As we've mentioned above, eye infections are a common problem in dogs and can be caused by a variety of factors—bacteria, viruses, allergies, or foreign objects.
If your dog has an eye infection, the common symptoms you would likely notice include:
- rubbing or pawing at the eye
You may also see a discharge in the eye, ranging from puss, mucus, or clear color.
If the eye discharge is clear, that's more likely a viral issue. But if it's a puss, then bacterial infection might be the problem.
There's a high chance of eye infection if a discharge is occurring.
We have discussed the science-based approach to understanding eye infection in dogs in this article.
When To Seek for Vet Help
If your dog has a history of allergies that often cause redness, itchiness, or any infection of sorts in his eyes, then you might be fine doing these dog eye infection home remedies for a day or so.
But if it's a new occurrence, or you see something that's not normal, like a discharge, the first course of action is to see your veterinarian.
Ask your vet which remedies he would recommend for you to administer at home.
If after a certain period (which your vet would also advise you) you don't see any improvements, bring Fido back to the doctor.
While we're thankful that there are helpful products we can use at home to ease our dog's discomfort, nothing can replace a vet's help when it comes to treating our pets.
So, work closely with your veterinarian!
Treating Dog Eye Infection
If my favorite dog eye infection home remedies didn't work out the way we wanted, well, that's a bummer.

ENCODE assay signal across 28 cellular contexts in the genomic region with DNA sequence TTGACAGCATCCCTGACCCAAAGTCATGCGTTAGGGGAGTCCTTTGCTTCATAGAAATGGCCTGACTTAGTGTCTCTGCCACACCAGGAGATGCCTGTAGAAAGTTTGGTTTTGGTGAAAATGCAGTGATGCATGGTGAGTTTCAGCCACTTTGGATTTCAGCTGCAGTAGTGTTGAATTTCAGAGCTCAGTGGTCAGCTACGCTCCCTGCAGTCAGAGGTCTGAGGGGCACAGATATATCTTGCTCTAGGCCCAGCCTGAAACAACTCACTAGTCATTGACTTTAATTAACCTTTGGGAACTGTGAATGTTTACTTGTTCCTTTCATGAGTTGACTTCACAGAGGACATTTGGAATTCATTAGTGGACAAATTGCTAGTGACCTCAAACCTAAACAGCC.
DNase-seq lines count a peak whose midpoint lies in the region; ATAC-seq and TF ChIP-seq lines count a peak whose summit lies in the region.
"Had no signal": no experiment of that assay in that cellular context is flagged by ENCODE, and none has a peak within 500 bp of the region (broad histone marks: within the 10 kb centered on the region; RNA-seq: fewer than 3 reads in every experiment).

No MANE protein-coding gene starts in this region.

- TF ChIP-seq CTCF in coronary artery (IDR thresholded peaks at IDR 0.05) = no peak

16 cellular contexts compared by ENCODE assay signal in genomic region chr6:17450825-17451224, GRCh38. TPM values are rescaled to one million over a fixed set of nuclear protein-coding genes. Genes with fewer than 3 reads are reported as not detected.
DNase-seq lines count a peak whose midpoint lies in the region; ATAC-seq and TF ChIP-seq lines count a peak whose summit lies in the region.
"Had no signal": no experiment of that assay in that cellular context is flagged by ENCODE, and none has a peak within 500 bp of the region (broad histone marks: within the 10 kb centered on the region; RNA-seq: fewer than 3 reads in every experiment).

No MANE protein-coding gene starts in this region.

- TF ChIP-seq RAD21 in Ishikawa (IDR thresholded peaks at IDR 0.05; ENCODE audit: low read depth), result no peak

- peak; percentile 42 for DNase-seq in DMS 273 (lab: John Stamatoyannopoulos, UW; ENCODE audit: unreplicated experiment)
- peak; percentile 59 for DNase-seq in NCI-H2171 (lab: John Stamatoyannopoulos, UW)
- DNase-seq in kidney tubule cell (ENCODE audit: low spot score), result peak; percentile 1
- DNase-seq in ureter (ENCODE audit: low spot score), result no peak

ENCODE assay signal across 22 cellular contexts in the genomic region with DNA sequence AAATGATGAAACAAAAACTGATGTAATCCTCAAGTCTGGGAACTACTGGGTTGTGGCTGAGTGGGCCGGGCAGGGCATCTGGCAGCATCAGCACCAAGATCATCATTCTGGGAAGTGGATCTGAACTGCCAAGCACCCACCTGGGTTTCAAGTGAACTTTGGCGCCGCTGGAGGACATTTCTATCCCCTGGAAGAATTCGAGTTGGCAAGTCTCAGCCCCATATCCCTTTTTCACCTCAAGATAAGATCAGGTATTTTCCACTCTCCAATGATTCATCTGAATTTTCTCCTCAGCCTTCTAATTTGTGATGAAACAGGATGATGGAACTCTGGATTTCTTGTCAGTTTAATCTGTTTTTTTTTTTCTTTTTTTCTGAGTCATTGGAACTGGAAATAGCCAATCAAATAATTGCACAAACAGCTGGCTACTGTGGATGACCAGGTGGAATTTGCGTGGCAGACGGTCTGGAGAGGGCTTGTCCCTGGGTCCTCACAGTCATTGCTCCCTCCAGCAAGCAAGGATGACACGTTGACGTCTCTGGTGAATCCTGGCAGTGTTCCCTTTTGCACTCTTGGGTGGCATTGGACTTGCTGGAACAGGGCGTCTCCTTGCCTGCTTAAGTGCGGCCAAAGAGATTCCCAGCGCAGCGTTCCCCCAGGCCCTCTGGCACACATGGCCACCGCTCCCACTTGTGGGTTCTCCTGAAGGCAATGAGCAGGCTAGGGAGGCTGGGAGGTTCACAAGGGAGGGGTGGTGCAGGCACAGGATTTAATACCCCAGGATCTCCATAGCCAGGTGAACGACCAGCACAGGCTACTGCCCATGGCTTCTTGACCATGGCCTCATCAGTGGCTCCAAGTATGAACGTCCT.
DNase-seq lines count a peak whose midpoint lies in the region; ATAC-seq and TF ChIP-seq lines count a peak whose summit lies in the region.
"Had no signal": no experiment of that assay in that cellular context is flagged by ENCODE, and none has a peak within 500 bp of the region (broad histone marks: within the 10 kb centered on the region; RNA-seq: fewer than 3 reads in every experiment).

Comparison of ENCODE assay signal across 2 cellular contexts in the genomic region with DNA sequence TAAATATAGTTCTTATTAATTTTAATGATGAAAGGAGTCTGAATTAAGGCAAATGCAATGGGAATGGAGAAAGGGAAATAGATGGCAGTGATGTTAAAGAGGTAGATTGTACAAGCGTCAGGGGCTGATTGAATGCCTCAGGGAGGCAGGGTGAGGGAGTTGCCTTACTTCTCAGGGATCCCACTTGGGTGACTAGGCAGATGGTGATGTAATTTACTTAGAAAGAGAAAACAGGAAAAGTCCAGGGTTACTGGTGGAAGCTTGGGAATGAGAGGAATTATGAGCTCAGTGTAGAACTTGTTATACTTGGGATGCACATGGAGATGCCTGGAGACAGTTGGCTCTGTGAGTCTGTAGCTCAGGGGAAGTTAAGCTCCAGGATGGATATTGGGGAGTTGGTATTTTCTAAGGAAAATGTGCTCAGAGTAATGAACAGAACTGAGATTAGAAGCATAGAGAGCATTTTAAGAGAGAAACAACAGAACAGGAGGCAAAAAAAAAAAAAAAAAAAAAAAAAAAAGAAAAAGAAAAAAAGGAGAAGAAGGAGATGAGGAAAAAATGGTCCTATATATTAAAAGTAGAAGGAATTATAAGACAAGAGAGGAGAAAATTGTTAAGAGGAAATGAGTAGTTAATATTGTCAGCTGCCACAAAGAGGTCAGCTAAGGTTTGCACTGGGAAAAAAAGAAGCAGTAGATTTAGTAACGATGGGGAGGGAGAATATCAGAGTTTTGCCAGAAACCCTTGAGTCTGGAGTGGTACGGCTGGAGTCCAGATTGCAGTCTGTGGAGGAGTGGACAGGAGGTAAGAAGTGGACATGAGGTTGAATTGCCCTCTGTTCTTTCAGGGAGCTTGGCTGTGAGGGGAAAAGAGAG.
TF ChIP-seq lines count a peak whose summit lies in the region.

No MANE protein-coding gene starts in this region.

Let's accept that dogs are different; what works for my pets might not work for yours.
And that's okay. There are other treatments you can discuss with your vet that can be tailor-fit to your dog's condition.
Treatment for eye infections in dogs will depend on the underlying cause and severity of the infection.
Mild ones may be treated with topical ointments or eye drops, while more severe ones may require oral antibiotics or other medications.
If there is an irritant or foreign body, removal will be necessary—both from your dog's eyes and his environment.
For example, if your dog is reacting to a specific plant you have within your home, it's best to remove that plant to prevent reoccurrence.
Should a parasite, bacteria, or virus be causing your dog’s symptoms, the vet will prescribe an appropriate antiviral or antibiotic medication.
Pain reducers may also be given to Fido, depending on the issue or injury.
In some cases, surgery may be necessary to remove foreign objects or repair damage to the eye.
Follow your veterinarian's instructions for treatment and monitor your dog's progress closely.
Remember: If left untreated, eye infections can lead to more serious problems, such as corneal ulcers or blindness. It's important to seek veterinary care immediately if you suspect your dog has an eye infection.
Preventing Dog Eye Infection
Preventing eye infections in dogs can be achieved by keeping their eyes clean and free of debris, avoiding exposure to irritants or allergens, and ensuring that their vaccinations are up to date.
Serious viral infections can spread without immunizations, making it a safeguard for your dog when in contact with other animals.